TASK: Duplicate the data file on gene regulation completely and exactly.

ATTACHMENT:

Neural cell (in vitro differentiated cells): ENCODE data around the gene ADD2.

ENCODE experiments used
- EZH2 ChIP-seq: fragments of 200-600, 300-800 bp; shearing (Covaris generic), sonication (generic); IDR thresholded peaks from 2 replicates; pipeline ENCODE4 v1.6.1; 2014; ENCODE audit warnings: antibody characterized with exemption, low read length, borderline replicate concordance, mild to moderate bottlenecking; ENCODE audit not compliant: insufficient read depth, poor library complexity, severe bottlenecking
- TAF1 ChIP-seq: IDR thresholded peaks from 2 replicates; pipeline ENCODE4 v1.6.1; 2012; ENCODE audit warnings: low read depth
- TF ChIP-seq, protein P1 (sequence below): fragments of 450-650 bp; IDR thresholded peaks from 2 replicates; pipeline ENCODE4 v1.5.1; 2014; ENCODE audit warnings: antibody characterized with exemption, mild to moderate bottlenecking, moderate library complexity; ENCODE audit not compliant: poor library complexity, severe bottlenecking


Neural cell (in vitro differentiated cells): ENCODE data around the gene ADD2.

ENCODE experiments used
- EZH2 ChIP-seq: fragments of 200-600, 300-800 bp; shearing (Covaris generic), sonication (generic); IDR thresholded peaks from 2 replicates; pipeline ENCODE4 v1.6.1; 2014; ENCODE audit warnings: antibody characterized with exemption, low read length, borderline replicate concordance, mild to moderate bottlenecking; ENCODE audit not compliant: insufficient read depth, poor library complexity, severe bottlenecking
- TAF1 ChIP-seq: IDR thresholded peaks from 2 replicates; pipeline ENCODE4 v1.6.1; 2012; ENCODE audit warnings: low read depth
- TF ChIP-seq, protein P1 (sequence below): fragments of 450-650 bp; IDR thresholded peaks from 2 replicates; pipeline ENCODE4 v1.5.1; 2014; ENCODE audit warnings: antibody characterized with exemption, mild to moderate bottlenecking, moderate library complexity; ENCODE audit not compliant: poor library complexity, severe bottlenecking